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Last Updated: Wednesday, 15 December, 2004, 13:35 GMT
Plan for weapons searches in pubs
Man holding a knife
The Home Office says it wants to reduce violent crime
Pubs and clubs identified as trouble spots could be forced to search customers for knives and weapons, under new Home Office proposals.

The idea is among measures for reducing violent crime announced by the home secretary on Wednesday.

Police would be given powers to force places with a history of disorder to search people for banned weapons.

David Blunkett also formally revealed plans to raise the age at which people can legally buy knives from 16 to 18.

The government is committed to action, particularly through our strategy on violent crime, to help build safe and secure communities
Home Secretary David Blunkett

In a statement, Mr Blunkett said the government was "seriously considering" strengthening the law to help get knives off our streets.

"Bringing in a ban on under-18s buying knives - as at present with alcohol and fireworks - will play a key part in this, as will action by Education Secretary Charles Clarke on tackling knives in schools," he said.

The government has already said schools could be given powers to search pupils for weapons.

"Working together with the police and community groups, the government is committed to action, particularly through our strategy on violent crime, to help build safe and secure communities," Mr Blunkett said.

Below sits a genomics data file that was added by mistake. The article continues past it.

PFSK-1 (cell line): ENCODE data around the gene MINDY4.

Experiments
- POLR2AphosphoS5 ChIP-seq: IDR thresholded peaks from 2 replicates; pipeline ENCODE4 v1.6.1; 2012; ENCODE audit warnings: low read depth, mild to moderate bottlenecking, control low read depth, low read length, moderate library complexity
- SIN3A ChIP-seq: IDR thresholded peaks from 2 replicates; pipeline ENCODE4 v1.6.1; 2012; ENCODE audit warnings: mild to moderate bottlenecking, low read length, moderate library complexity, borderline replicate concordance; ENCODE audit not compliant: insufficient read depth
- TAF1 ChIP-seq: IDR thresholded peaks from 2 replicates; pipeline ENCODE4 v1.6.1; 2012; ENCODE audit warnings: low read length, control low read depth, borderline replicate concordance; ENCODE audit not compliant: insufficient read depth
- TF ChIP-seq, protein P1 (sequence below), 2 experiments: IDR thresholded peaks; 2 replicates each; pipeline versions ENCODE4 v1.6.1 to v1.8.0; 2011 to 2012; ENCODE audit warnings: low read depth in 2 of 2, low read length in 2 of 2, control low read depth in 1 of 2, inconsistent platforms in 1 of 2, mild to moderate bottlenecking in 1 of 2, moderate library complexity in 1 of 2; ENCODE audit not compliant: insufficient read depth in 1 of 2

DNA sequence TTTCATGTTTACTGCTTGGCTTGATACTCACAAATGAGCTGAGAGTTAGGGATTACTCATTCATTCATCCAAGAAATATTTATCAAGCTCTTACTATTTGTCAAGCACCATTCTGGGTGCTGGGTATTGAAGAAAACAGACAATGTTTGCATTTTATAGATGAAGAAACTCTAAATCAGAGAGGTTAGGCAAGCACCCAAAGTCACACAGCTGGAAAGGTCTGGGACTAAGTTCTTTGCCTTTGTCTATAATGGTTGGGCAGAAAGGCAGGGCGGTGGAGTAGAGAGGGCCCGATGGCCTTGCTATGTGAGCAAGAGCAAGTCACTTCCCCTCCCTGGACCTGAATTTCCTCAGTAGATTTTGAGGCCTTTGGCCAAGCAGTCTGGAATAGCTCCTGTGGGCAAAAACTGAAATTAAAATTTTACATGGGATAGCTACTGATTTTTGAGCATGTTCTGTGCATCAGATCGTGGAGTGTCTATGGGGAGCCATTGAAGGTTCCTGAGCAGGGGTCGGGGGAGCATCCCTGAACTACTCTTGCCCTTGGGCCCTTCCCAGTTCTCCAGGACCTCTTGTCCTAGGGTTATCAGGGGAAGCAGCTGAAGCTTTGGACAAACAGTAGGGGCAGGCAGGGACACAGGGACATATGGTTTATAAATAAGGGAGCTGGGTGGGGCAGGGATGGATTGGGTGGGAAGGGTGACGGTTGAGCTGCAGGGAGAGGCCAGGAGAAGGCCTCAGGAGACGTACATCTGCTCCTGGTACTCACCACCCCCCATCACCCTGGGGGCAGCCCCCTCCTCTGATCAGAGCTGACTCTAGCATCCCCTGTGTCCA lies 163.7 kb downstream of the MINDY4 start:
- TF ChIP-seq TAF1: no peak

The Home Office will consult with retailers and police on the proposal to extend the ban on the sale of knives.

Metal scanner

The Home Office has rejected calls made earlier this week for the introduction of a five-year minimum sentence for people caught carrying knives.

Mr Blunkett also announced measures to include as banned weapons other implements police say are used in street fights, such as potato peelers or penknives.

Man walks through Hammersmith metal detectors
Police are trialling different tactics to combat knife crime

The Home Office said Mr Blunkett would "seriously consider" a proposal to require licensed premises to search customers before letting them in, or install airport-style security systems.

A metal scanner, based on technology used in prisons, was trialled last week at Hammersmith Bus Garage, in west London, as part of Scotland Yard's anti-knife crime scheme, Operation Blunt.

The site was chosen because of the number of public disorder offences occurring there and the influx of people from across London who use the station daily.

Commander Simon Foy, leading the operation, said police would now focus on educating teenagers on the dangers of carrying knives.

"The Met is saying enough is enough. There is an unacceptable level of knife-related violence taking place on our streets," he said.


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